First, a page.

Controversial Collections: Preserving History for Better or Worse

Written by Museum Curator Bradley K. Smithdemvsgop

Election-related disagreement is certainly not a new phenomenon.  In fact one of the nation’s most bitter disagreements occurred during and after the contentious election season of 1876, a contest which pitted Democrat Samuel Tilden against Republican Rutherford B. Hayes. While Tilden won a majority of the election’s popular vote, irregularities and disagreements in multiple states left neither candidate with a clear majority of electoral votes.

To settle the matter, congress passed a special bill to establish an Electoral Commission that would review disputed vote counts in several states and award 20 disputed electoral votes as they saw fit.  The 15-member commission was comprised of five senators, five representatives and five members of the Supreme Court.  Among the members was Supreme Court Justice William Strong (1808-1895) of Reading, Pennsylvania, serving in what was likely the most significant role of his distinguished career as a lawyer, U.S. Representative and Supreme Court Justice.

Strong.jpg
Supreme Court Justice William Strong (1808-1895)

The commission was comprised of 8 Republicans and 7 Democrats, and it might come as little surprise that for every state reviewed, the Republican candidate Hayes won by an 8-7 vote.  When the commission’s task was complete, they determined that Hayes had rightfully won the election with 185 electoral votes to Tilden’s 184 votes.  The Commission’s decision was not fully embraced, and in March 3, just two days prior to the inauguration, the House of Representatives passed a resolution declaring their opinion that Tilden was the rightful President of the United States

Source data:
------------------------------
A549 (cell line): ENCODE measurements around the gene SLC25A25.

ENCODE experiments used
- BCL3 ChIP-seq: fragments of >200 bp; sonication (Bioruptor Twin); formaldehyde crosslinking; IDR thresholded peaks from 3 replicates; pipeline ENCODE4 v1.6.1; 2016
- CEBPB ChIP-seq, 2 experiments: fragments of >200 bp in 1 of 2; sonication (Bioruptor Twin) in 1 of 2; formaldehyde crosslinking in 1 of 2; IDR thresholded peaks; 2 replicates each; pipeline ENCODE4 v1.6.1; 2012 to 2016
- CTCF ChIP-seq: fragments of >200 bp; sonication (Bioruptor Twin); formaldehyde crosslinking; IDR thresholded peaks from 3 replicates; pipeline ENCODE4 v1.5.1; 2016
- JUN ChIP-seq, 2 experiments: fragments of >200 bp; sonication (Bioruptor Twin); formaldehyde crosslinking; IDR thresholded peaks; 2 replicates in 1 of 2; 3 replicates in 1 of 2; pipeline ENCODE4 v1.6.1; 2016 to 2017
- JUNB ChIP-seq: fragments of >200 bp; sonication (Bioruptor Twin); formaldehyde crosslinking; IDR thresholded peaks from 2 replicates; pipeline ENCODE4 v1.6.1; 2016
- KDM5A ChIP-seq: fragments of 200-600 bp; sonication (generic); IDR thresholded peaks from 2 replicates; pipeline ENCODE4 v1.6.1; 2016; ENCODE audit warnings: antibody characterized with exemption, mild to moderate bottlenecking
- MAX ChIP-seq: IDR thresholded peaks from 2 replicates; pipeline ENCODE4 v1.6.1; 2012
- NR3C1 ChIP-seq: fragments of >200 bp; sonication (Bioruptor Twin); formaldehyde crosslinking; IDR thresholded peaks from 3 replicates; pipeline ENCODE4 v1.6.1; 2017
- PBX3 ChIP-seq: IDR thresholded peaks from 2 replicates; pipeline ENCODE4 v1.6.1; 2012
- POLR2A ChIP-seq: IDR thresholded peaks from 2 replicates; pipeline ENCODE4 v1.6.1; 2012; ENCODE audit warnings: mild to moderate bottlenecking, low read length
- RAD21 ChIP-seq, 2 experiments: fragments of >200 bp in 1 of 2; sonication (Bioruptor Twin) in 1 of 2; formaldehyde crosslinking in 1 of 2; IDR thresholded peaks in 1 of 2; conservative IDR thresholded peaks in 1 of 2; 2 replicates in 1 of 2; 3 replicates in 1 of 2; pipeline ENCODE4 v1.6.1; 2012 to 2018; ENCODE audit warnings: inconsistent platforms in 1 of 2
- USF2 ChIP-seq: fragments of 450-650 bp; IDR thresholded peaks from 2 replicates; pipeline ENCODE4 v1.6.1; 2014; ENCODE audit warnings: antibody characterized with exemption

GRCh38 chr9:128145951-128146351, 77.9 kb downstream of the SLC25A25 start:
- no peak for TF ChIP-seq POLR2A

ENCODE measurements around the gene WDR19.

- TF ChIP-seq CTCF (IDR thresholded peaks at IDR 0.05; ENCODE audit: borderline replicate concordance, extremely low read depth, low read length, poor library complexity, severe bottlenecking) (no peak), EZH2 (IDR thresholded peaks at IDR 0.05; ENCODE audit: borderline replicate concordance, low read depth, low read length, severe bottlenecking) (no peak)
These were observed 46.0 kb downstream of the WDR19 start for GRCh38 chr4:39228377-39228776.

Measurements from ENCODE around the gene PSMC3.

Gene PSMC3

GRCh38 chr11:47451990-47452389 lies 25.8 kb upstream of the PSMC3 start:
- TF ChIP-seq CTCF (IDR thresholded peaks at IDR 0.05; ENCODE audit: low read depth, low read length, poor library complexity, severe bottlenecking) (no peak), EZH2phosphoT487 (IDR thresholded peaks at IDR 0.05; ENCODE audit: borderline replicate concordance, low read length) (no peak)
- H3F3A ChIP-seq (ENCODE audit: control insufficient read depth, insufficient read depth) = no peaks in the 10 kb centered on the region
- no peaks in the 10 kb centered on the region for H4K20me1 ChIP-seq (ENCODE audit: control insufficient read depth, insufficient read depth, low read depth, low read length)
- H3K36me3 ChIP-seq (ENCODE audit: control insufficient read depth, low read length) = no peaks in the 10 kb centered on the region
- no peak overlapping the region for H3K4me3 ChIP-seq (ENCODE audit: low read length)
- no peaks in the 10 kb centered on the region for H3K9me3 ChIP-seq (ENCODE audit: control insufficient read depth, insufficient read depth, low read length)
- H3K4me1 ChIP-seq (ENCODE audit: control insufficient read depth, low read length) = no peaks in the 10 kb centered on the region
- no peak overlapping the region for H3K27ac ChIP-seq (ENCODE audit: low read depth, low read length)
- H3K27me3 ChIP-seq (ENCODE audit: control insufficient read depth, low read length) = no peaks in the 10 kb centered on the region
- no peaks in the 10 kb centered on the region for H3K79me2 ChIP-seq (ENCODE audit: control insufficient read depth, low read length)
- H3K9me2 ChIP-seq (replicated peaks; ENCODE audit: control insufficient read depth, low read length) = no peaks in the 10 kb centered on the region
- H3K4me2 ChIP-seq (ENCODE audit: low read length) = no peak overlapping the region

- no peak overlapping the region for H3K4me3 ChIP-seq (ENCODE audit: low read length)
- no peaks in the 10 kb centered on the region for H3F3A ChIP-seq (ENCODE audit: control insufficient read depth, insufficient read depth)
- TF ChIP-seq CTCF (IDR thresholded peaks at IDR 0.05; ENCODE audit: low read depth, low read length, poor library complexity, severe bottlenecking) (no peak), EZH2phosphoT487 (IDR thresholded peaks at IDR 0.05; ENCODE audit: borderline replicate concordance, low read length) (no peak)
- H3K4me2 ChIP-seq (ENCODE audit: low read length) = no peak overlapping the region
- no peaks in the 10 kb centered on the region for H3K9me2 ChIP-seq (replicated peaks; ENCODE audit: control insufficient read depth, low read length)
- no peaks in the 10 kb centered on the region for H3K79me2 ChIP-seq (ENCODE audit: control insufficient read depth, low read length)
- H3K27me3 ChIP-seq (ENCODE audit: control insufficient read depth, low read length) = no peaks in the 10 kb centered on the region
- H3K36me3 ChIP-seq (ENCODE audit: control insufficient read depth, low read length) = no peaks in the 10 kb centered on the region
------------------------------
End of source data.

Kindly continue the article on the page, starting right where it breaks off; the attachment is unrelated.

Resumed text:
This was the era of Reconstruction and federal troops were still occupying states which had aligned with the Confederacy. A consequence of Hayes’ victory was an informal deal which entailed the Republicans withdrawing these troops from the south, effectively ending  Reconstruction.  Unfortunately, this opened the door for the creation of Jim Crow Laws and the disenfranchisement of many African American voters.

During our inventory of the Berks History Center textile collection, we discovered the judicial robe of Election-Commission member William Strong.  Strong was born in Sommers, Connecticut, he studied at Yale Law School and in his later years he resided in Washington D.C.  However, he was considered one of Reading’s native sons, having practiced law here from 1832 to 1857, and serving the region in the U.S. House of Representatives from 1847 to 1851.  It is one of several items in our collection that belonged to Justice Strong.

As we continue to inventory our museum collections, we are reminded that not all of our history is easy or enjoyable to remember. Some items, like Justice Stong’s judicial robe, tells us part of our American story, from our unique Berks County perspective, of a divided and uncertain sociopolitical climate. Regardless of an artifact’s political context or sometimes controversial subject matter, Berks History Center remains committed to its 148 year tradition of collecting and preserving our shared local history.

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One thought on “Controversial Collections: Preserving History for Better or Worse

  1. I feel strongly that history should be preserved as it was, not changed or embellished to reflect more modern ideas. By the same token, practices that are now reprehensible, (slavery, mistreatment of any group of people) should not be glorified or presented in a better light – just factually presented as they were so we do not let these awful practices resurface. Donna Land

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